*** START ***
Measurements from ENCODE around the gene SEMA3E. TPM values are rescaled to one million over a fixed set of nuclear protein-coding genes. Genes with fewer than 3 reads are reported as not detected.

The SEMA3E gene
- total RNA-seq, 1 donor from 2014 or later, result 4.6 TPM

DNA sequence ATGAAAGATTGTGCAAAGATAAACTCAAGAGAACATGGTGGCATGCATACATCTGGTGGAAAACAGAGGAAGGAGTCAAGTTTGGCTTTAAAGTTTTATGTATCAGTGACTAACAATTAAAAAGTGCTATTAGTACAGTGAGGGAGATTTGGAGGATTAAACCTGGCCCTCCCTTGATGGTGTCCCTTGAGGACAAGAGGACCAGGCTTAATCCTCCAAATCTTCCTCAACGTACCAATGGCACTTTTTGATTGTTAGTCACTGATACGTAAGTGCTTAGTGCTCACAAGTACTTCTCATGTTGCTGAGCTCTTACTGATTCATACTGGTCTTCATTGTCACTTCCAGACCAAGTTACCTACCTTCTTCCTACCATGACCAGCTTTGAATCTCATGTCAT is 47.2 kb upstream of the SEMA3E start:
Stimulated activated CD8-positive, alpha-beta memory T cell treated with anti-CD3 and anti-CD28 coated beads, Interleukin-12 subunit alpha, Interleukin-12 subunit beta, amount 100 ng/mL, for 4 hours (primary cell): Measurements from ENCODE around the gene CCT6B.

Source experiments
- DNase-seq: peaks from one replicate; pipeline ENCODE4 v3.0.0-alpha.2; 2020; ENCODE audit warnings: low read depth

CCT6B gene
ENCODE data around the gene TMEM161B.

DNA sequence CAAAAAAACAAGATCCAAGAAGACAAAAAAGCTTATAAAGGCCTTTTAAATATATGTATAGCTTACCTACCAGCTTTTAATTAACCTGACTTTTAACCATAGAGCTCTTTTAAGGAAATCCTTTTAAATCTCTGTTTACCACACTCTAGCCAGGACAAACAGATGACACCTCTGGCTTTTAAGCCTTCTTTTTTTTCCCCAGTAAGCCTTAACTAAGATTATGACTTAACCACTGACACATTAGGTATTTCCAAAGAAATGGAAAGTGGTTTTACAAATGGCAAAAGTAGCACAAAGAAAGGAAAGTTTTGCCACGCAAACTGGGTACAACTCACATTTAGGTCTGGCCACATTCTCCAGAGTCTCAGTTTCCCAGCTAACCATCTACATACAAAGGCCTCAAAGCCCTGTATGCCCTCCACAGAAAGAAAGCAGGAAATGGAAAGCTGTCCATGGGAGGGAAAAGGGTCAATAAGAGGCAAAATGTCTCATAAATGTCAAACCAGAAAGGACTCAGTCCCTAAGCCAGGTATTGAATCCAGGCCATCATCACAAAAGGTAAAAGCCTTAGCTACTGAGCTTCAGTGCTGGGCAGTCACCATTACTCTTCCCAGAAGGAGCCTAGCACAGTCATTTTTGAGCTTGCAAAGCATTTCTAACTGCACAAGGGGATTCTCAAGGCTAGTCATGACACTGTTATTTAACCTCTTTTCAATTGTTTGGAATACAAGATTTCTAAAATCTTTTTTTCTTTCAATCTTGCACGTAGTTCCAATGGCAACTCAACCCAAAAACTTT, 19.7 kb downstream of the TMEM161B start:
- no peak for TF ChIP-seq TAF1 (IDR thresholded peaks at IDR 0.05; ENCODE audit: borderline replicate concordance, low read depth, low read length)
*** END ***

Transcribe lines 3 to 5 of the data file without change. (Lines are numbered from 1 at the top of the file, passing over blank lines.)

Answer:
- total RNA-seq, 1 donor from 2014 or later, result 4.6 TPM

DNA sequence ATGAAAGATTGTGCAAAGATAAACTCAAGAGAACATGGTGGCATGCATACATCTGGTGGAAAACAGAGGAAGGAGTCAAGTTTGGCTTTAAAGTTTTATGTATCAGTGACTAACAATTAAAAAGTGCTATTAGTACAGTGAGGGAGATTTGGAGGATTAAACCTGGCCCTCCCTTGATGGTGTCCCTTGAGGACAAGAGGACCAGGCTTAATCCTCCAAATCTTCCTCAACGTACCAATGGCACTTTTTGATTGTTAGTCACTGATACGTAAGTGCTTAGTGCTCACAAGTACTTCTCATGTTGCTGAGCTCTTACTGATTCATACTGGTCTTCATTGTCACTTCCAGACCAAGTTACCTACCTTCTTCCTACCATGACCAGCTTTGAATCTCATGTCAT is 47.2 kb upstream of the SEMA3E start:
Stimulated activated CD8-positive, alpha-beta memory T cell treated with anti-CD3 and anti-CD28 coated beads, Interleukin-12 subunit alpha, Interleukin-12 subunit beta, amount 100 ng/mL, for 4 hours (primary cell): Measurements from ENCODE around the gene CCT6B.